Oral Piercings & Your Oral Health Courtsey Of Your San Ramon Dentist

Body piercing has become more popular in the last 40 years and has evolved past the piercing of ears to include parts all over the body. It is a way of self-expression and many choose to pierce a part of their oral cavity not thinking about how it may affect their oral health.

Side Affects of an Oral Piercing:

  • Inflammation of the orifice
  • Allergic reaction to the metal (or material of the piercing)
  • Infection within the piercing
  • Increased bacteria growth
  • Choking hazard
  • Blood clots or blood poisoning
  • Pain or discomfort
  • Nerve damage

Symptoms After Receiving an Oral Piercing

After you receive an oral piercing, there are commercial cleaning solutions that you can use to help prevent infection. Try an alcohol-free, antimicrobial mouth rinse, but be careful not to rinse more than five times per day. Make sure to rinse your mouth for 30-60 seconds for optimal results.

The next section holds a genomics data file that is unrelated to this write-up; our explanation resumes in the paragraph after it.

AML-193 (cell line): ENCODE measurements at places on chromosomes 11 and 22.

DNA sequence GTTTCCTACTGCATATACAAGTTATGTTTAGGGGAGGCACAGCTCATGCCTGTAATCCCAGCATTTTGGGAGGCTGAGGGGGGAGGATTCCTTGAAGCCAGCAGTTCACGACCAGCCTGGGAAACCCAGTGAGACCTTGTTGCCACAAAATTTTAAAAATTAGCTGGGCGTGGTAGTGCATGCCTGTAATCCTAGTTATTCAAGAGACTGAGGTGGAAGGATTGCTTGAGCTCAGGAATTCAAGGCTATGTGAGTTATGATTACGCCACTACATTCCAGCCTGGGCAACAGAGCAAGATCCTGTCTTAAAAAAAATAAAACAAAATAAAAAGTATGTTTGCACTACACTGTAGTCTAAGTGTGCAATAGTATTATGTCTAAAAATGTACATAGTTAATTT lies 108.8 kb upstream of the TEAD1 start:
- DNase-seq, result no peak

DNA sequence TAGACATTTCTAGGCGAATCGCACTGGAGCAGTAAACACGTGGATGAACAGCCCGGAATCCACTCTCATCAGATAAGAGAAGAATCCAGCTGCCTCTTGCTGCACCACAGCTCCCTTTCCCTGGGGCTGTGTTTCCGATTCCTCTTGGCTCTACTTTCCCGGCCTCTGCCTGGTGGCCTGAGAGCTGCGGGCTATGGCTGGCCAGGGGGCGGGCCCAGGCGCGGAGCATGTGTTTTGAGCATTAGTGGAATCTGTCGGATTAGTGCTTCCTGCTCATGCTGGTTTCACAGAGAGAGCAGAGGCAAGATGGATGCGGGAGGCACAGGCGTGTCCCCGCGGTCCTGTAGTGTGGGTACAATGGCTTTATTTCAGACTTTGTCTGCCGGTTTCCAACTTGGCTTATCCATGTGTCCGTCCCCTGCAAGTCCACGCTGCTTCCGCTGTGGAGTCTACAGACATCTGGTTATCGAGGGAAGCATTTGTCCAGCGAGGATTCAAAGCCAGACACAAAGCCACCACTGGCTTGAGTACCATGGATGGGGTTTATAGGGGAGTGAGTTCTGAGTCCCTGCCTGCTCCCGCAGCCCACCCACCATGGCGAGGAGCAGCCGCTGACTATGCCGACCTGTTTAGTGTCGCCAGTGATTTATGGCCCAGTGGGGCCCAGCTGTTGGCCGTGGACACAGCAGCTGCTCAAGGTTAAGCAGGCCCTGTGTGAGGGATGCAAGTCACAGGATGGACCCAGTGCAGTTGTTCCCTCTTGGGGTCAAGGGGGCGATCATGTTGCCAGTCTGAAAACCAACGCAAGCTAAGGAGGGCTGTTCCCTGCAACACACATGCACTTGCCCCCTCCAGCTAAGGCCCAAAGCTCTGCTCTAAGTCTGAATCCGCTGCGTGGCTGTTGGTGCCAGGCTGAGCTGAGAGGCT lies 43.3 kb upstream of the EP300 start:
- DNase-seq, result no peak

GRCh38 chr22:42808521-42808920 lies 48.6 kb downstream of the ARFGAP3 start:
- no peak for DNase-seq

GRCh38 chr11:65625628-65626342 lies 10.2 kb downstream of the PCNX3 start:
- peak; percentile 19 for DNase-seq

You may also want to try rinsing your mouth with a quarter teaspoon of iodine-free salt dissolved in a cup of warm water to aid in the healing process. This solution can be used twice a day and should be swished around the mouth for about 15-30 seconds maximum.

Take the time to purchase a new toothbrush after a piercing in order to not introduce any old bacteria to the pierced area. A soft-bristled brush with a small head is advised, to gently brush around the area.

Avoid overuse of the pierced area, you may want to change your diet while healing and avoid kissing for a while.

When to Seek Help

Pain from a piercing can take up to a month to go away. If you see any signs of infection, extreme swelling, fever, chills, or red-streaks around the piercing, contact your doctor or San Ramon dentist immediately.